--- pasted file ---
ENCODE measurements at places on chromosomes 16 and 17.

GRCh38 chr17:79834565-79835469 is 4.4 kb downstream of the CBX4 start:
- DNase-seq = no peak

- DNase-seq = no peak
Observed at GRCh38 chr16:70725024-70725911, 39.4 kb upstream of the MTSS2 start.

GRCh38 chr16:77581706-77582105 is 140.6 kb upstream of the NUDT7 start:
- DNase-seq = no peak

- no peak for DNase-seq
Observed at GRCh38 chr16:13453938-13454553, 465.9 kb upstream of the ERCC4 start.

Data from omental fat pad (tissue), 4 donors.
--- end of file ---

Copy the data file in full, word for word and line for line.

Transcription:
ENCODE measurements at places on chromosomes 16 and 17.

GRCh38 chr17:79834565-79835469 is 4.4 kb downstream of the CBX4 start:
- DNase-seq = no peak

- DNase-seq = no peak
Observed at GRCh38 chr16:70725024-70725911, 39.4 kb upstream of the MTSS2 start.

GRCh38 chr16:77581706-77582105 is 140.6 kb upstream of the NUDT7 start:
- DNase-seq = no peak

- no peak for DNase-seq
Observed at GRCh38 chr16:13453938-13454553, 465.9 kb upstream of the ERCC4 start.

Data from omental fat pad (tissue), 4 donors.